With the more recent headlines surrounding the emcee, it's felt like DaBaby has finally done something he can't finagle out of.
DaBaby has been difficult to absorb lately.
The Charlottesville emcee was an exciting burst of caffeine right out the gates. His energized flow, goofy sense of humor, and IDGAF rhetoric made him seem like a Roadrunner, always on the move and always outmaneuvering those whothink they'd finally outsmarted him.
When DaBaby slapped a female fan at one of his shows, he apologized by saying he thought she was a man. When a fan asked for a photo outside of a club in Lawrence, MA, DaBaby and his security crew beat him so bad he had to be wheeled out on a stretcher; then he left the venue with payment in hand, saying that a contract provision entitled him to that money since he felt he was "unsafe."
Other acts of aggression have trailed the emcee these last few years, all of which he's swiftly navigated with minimal impact to his career. "Bitch, you know ain't no stopping a n***a like me," he raps on the intro to 2020's Blame It On Baby.
But with the more recent headlines surrounding the emcee, it's felt like DaBaby has finally done something he can't finagle out of. His newfound friendship with Tory Lanez destroyed his relationship with Meg Thee Stallion just a month ago; and while he originally told Meg to "stand on what you stand on without feeling like I'm against you," he instead chose to rub her nose in it this past weekend at Rolling Loud Miami. Lanez guest appearance – which potentially violated Meg's restraining order she has against the rapper – happened moments after Meg's set and twisted a legitimate assault case into a shock-and-awe PR stunt (Kodak Black, who recently pleaded guilty to his own assault case involving a teen girl, also followed suit, and brought out Lanez during his set).
DaBaby "Giving What It's Supposed To Give" music video
But as disrespectful as the antic was, it was DaBaby's brief but revealing "call-to-action," as he later called it, regarding HIV and AIDS that has embroiled the rapper in his first legitimate PR nightmare. "If you didn't show up today with HIV, AIDS, any of them deadly sexually translated disease that'll make you die in two, three weeks, then put your cellphone light up," he said during his performance at Rolling Loud Miami. Activists and celebrities alike, from Dua Lipa to Demi Lovato and even Sir Elton John, have since condemned DaBaby's comments. Tory Lanez and T.I. have also seemingly made matters worse, as they came to the rapper's aid this week to claim "free speech." "When did rap get so politically correct that u can't speak your mind and have an opinion," Lanez wrote on Twitter. T.I., who himself is facing numerous allegations of drugging and raping women, shared a similar sentiment. "If you gonna have the Lil Nas X video and him living his truth, you gonna damn sure have people like DaBaby who gonna speak their truth," T.I. said on Instagram. "Ain't nothing wrong with none of it. It ain't got to be no hate. It's all honesty. Everybody living their truth."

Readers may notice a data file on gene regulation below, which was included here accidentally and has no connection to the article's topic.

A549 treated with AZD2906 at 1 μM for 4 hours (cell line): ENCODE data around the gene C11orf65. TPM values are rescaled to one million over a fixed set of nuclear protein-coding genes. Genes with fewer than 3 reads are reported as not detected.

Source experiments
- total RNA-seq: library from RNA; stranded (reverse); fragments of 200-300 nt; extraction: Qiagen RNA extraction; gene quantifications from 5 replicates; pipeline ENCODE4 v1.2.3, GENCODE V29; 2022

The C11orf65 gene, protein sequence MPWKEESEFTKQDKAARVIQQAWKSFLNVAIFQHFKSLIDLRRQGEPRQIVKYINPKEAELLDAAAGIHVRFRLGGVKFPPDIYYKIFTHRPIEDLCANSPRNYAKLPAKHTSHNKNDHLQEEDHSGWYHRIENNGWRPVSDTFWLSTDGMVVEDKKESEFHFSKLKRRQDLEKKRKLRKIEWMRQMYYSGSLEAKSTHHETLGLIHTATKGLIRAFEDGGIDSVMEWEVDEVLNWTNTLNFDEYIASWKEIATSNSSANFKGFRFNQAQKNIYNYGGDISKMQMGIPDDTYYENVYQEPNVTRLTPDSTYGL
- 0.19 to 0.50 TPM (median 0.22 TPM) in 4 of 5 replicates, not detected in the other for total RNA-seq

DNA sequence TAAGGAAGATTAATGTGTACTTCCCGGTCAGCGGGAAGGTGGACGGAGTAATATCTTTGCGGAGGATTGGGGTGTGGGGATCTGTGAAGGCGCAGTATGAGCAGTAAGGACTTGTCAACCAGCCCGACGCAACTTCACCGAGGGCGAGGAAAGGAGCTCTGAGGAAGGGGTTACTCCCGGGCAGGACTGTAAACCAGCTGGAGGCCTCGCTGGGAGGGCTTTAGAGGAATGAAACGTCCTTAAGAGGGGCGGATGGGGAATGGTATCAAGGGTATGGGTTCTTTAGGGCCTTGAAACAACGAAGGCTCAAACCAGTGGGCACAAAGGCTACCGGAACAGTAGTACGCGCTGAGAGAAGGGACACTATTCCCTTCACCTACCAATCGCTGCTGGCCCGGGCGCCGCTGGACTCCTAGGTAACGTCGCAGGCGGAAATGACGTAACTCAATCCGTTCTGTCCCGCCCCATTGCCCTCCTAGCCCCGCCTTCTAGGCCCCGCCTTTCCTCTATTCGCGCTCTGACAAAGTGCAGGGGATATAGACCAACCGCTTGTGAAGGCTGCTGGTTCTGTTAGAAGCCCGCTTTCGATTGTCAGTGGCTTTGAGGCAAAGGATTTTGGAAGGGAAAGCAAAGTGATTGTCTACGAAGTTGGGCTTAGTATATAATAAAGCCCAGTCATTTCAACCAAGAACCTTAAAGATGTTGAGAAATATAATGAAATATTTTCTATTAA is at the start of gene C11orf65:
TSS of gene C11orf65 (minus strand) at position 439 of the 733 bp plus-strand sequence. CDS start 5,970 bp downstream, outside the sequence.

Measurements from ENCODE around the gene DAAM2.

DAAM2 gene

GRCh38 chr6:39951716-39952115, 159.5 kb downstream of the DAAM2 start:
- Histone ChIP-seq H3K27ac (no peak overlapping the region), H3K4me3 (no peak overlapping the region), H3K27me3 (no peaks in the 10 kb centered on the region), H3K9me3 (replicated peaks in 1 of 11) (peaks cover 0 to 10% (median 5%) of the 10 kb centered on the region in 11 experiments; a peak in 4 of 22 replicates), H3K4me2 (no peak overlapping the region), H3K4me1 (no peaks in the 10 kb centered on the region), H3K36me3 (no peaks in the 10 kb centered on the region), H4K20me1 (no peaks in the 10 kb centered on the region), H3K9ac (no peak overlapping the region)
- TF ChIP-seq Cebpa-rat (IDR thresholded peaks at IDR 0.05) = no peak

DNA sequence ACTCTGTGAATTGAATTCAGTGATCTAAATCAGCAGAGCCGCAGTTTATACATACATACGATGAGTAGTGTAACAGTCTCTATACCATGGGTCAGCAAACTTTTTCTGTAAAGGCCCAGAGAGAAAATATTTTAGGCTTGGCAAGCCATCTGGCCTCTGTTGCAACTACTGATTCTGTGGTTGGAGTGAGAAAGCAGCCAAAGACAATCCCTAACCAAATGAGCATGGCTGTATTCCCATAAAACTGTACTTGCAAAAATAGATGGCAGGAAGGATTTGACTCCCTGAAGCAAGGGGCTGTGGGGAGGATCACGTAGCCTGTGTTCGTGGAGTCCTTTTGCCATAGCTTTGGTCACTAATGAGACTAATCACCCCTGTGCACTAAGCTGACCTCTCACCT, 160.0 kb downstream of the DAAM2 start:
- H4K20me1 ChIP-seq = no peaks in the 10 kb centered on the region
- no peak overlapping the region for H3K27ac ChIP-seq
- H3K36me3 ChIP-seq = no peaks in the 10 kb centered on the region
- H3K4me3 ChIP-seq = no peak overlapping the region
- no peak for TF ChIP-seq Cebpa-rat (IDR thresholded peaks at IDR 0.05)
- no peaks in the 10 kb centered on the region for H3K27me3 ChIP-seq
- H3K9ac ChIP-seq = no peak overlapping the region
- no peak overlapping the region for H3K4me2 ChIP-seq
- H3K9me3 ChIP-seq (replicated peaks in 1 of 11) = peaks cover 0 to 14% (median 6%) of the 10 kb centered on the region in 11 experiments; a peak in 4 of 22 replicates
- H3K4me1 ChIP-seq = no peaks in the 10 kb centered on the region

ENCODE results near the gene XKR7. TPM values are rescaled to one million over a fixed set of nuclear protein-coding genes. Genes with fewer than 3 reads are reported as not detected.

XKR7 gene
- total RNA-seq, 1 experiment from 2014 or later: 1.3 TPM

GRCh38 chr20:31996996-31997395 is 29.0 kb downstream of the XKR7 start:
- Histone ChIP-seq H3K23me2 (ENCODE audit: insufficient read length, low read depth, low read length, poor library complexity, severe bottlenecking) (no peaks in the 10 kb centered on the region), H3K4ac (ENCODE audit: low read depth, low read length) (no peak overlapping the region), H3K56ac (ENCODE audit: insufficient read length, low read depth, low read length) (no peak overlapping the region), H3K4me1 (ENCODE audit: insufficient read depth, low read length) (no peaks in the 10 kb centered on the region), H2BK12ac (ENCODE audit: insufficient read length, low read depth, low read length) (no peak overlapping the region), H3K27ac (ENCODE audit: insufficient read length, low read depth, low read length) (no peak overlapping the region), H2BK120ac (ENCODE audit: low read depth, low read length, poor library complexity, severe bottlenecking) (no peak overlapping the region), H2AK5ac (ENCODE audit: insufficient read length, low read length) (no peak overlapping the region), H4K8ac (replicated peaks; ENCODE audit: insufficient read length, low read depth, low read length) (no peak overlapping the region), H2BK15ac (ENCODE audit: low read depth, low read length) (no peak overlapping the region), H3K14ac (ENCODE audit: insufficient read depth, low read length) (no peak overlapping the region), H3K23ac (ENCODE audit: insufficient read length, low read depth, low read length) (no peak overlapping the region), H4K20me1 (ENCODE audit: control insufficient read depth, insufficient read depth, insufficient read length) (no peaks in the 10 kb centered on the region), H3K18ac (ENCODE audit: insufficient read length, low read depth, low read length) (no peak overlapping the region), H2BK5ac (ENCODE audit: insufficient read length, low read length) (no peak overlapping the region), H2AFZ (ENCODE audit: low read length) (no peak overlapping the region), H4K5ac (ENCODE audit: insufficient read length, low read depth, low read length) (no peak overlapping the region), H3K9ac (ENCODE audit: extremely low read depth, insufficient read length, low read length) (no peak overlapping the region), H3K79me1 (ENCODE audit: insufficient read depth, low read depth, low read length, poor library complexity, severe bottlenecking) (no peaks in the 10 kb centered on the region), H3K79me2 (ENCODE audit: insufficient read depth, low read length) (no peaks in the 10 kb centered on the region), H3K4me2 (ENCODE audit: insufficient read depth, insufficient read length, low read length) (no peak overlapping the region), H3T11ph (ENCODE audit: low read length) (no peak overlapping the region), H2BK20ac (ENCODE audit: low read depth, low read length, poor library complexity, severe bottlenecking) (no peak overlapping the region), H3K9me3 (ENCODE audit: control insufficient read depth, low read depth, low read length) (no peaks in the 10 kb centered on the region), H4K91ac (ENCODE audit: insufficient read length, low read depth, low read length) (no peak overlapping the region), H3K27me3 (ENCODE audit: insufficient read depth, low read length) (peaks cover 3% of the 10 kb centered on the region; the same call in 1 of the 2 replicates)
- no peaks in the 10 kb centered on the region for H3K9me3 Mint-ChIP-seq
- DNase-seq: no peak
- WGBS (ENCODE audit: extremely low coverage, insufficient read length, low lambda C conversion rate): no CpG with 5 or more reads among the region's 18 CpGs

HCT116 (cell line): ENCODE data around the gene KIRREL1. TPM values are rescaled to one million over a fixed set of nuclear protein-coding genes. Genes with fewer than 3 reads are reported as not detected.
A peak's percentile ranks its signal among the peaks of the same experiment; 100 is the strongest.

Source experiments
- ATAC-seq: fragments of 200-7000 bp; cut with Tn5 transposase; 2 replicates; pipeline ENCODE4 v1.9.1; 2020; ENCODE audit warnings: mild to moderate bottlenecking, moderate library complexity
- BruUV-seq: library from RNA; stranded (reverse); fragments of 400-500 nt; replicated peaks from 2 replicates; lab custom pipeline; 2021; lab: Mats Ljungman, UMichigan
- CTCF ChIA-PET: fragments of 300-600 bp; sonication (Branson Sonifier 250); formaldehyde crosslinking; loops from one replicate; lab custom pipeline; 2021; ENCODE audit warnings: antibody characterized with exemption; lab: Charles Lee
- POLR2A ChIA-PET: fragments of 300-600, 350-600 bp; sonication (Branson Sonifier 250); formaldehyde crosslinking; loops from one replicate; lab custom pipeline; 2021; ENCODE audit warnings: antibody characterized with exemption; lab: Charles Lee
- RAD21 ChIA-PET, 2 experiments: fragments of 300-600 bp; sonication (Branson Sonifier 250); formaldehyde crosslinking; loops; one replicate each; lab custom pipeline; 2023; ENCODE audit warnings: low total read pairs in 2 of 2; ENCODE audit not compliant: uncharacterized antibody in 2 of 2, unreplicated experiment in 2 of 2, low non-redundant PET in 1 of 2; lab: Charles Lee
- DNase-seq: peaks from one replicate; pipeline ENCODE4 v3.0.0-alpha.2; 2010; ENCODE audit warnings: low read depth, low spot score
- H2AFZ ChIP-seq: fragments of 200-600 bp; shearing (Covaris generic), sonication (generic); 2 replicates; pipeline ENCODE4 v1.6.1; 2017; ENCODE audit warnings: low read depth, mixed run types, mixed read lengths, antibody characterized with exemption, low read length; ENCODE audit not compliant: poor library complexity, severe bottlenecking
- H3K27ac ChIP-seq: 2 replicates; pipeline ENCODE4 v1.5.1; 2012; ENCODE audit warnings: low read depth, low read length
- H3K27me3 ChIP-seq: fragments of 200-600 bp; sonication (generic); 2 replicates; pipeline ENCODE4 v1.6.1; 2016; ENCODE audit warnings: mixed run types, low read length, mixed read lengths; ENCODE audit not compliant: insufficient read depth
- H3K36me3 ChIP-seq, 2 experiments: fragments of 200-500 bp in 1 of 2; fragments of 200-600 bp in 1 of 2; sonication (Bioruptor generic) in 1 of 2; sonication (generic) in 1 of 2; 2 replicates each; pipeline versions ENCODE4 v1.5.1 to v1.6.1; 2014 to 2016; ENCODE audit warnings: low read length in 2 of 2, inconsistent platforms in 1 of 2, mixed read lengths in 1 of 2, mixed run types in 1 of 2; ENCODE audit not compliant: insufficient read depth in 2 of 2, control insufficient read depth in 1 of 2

But DaBaby is not so much living any sort of "truth" as he is perpetuating hateful and disparaging rhetoric against those he clearly deems lesser than.
Lil Nas X, with his naked music videos and Satanic pole dances, strives for equal representation in an industry that has long shuttered out LGBTQ+ representation. DaBaby, on the other hand, clearly wants the status quo to remain as it is: for homosexuals to remain ashamed of their identity, and for them to quietly suffer in the dark.
As of 2016 50% of gay Black men are at risk of contracting HIV in their lifetime, a statistic that remains driven by negative stereotypes, high incarceration rates, decreased access to healthcare, and the overwhelming social and economic factors Black people face in general in America — factors which DaBaby has clung to as a weak defense in his recent fallout. "For any brands, networks, or artists that like to profit off of black rappers influence on the culture, without understanding it or having the patience to deal with what comes with the position we play in our culture," DaBaby tweeted in closing. "Keep yo money next time. Us "N****S" is human too."
But the worst part is that it doesn't seem DaBaby really gives a fuck either way. Today, he dropped his new music video for "Giving What It's Supposed to Give," which he claimed was filmed a day before his disparaging rant and which he used to stand by his comments.
To think that this weekend was all part of one big track rollout is nauseating. To think that homophobia and hate speech was used as a marketing tool is gut-wrenching. To think that DaBaby doesn't care either way is just plain disturbing.
But the question remains: How long will we continue to listen? If these are the methods DaBaby will come to rely on in order to promote his work, how far will we allow these depraved actions to go before we stop looking? Shown by the career trajectory of Lanez, T.I., Chris Brown, Kodak, and the like, have we as a culture already allowed Blacklisting to become a notable piece of marketing? Have we allowed violence against women to be used as a PR tool? If that's the road we're heading down, it might be an impossible road to come back from.